GigaPan! Integrating the use of a GigaPan into our programs has yielded some really fantastic results. For those of you out there still scratching your head, GigaPan is not a gigantic frying pan, but an amazing little robot developed by Carnegie Mellon University, with NASA Ames Intelligent Robotics Group, and a little help from Google. The robot is designed to turn any camera into a super high resolution, panorama-taking machine. By attaching your camera of choice, zooming in to your camera’s maximum, and telling the GigaPan where to start and end the panorama, you can let the robot work it’s magic and systematically snap hundreds of images that are then stitched together in their own software program, producing one seamless image.
GigaPan has also created a global online community where users can upload their panoramas, begin conversations and make discoveries into each other’s images. Here is a brief documentary on it’s use in a school in South Africa, further illustrating it’s place in the photographer’s story-telling arsenal.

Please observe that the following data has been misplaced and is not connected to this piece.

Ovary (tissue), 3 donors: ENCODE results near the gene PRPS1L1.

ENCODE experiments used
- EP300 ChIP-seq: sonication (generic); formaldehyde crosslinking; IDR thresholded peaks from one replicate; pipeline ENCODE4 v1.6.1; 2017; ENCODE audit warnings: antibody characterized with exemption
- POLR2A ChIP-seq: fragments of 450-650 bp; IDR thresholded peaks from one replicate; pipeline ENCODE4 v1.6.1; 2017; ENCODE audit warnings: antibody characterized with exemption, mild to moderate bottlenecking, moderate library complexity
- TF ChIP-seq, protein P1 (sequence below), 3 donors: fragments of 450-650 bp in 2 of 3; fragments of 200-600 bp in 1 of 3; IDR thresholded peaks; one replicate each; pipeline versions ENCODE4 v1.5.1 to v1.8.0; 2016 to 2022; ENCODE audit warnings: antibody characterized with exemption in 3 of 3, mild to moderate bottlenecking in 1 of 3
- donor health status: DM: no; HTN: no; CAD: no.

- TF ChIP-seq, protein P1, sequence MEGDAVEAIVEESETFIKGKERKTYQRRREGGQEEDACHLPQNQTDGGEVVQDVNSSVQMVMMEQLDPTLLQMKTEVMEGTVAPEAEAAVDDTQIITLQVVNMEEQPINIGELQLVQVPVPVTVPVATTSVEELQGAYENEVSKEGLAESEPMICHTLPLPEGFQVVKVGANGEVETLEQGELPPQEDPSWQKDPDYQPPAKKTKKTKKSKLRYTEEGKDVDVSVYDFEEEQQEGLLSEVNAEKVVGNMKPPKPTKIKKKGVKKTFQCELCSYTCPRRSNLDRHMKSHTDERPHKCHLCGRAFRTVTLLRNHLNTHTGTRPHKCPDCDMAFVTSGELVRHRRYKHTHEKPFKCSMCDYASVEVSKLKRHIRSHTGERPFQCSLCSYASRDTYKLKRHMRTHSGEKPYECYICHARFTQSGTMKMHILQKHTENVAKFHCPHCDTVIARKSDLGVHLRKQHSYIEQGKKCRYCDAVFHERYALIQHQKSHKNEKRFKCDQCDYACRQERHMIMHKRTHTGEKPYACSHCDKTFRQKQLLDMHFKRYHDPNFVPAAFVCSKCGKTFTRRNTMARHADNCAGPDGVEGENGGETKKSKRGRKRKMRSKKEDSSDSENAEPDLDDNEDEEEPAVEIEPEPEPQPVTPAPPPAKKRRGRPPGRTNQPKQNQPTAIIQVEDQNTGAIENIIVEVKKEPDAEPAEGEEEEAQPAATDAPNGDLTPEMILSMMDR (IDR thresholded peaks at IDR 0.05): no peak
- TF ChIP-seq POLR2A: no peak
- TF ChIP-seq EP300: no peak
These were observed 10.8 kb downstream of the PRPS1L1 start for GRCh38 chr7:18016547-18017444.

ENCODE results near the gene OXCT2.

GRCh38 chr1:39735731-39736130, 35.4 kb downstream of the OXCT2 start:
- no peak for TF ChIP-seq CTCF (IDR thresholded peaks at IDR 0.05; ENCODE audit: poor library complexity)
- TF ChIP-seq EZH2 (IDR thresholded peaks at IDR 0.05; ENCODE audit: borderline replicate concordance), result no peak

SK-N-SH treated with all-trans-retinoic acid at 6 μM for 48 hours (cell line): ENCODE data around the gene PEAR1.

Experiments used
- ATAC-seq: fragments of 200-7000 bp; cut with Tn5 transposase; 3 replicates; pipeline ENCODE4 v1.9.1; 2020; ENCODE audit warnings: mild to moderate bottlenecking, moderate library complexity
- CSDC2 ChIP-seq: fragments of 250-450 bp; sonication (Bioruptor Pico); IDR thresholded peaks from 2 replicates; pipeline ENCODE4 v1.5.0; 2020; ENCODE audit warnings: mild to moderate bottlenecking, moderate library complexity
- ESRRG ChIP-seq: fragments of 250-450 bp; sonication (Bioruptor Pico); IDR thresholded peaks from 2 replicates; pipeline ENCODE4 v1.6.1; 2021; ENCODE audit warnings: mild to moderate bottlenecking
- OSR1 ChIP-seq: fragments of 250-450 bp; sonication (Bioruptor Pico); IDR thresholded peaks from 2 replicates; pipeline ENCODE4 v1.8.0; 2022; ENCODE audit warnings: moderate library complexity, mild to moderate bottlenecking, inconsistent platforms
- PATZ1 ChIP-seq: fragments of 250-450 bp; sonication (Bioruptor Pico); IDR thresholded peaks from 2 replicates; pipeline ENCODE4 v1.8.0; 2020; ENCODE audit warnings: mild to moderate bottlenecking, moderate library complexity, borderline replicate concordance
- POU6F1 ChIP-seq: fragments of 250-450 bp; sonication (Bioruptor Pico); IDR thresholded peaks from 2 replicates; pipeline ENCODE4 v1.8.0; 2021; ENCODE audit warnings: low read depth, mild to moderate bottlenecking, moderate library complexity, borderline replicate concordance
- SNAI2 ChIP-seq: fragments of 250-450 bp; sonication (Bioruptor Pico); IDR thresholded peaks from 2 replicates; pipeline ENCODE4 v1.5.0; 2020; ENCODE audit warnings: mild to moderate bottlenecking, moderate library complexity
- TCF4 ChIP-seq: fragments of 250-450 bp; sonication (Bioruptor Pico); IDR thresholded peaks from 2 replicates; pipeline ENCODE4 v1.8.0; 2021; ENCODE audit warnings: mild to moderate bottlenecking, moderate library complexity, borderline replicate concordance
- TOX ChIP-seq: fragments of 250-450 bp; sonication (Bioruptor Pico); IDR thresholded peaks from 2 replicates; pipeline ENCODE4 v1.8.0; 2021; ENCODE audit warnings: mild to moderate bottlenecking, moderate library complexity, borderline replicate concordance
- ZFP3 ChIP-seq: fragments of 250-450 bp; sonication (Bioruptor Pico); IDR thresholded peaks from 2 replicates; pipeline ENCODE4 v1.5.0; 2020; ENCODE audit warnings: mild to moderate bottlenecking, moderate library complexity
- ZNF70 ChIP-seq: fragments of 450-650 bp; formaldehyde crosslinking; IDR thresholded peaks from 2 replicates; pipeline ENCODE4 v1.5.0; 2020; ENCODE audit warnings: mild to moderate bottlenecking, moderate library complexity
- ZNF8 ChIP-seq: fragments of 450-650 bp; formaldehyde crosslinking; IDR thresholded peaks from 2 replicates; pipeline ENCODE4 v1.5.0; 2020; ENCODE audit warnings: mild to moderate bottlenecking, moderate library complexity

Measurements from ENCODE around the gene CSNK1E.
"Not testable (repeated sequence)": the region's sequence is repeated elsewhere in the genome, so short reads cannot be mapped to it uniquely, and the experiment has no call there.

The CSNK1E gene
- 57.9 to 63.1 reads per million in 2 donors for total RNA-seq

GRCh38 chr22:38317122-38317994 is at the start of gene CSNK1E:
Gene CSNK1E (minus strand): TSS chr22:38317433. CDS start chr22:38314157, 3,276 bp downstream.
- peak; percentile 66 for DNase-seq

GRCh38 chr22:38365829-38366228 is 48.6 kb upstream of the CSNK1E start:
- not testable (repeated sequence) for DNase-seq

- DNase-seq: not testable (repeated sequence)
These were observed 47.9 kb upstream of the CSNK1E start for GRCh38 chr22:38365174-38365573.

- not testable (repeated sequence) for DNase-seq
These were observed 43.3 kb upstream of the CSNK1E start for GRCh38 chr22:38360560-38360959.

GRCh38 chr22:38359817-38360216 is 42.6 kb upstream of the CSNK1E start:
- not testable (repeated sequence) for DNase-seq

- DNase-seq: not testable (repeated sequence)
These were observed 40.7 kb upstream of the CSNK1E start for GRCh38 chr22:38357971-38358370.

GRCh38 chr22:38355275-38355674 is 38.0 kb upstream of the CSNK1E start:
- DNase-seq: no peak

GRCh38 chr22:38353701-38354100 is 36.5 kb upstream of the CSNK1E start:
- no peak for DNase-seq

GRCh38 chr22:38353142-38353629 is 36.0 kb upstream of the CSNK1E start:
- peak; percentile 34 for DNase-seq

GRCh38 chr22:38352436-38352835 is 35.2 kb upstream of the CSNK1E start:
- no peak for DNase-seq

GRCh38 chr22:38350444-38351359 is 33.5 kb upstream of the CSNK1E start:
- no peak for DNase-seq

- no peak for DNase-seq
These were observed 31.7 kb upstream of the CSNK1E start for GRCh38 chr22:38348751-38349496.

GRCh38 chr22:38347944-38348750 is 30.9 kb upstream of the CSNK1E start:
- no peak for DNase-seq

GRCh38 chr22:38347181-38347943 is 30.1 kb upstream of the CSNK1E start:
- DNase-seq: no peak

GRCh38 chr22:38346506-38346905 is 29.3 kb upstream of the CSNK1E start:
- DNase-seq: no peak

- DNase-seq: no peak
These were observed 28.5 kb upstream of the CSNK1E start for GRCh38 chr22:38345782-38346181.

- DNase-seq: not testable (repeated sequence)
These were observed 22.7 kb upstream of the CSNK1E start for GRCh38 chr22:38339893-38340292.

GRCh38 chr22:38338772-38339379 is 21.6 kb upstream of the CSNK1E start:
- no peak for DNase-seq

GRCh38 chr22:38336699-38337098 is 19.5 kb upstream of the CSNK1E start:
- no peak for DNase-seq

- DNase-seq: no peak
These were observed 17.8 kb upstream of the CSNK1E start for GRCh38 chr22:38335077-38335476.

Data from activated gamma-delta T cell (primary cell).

At all three Photo Camp Chad sessions, we showed students how to use this technology and integrate panoramas into their final exhibition. You will notice that in the above documentary, colored lines were used to outline and branch out notations from the printed panoramas in the exhibit. This is not dissimilar to the way in which online conversations about the panoramas take place at gigapan.org.
Applying this same methodology to the final print exhibitions in Chad, students used colored string to attached their notes and thoughts to individual subjects within each displayed panorama. When the exhibition opened to the public, these annotations helped the people of N’Djamena to engage with the students over the images.
The process of teaching this technology and it’s applied use to the students was sometimes challenging, but the results are stunning.
Please click on each GigaPan to see it in larger detail.
The photography featured here was made possible by the generous support of the American people through the United States Agency for International Development (USAID.) The contents are the responsibility of the participating students and do not necessarily reflect the views of USAID or the United States Government. This project was funded by USAID under the “Peace Through the Development” program.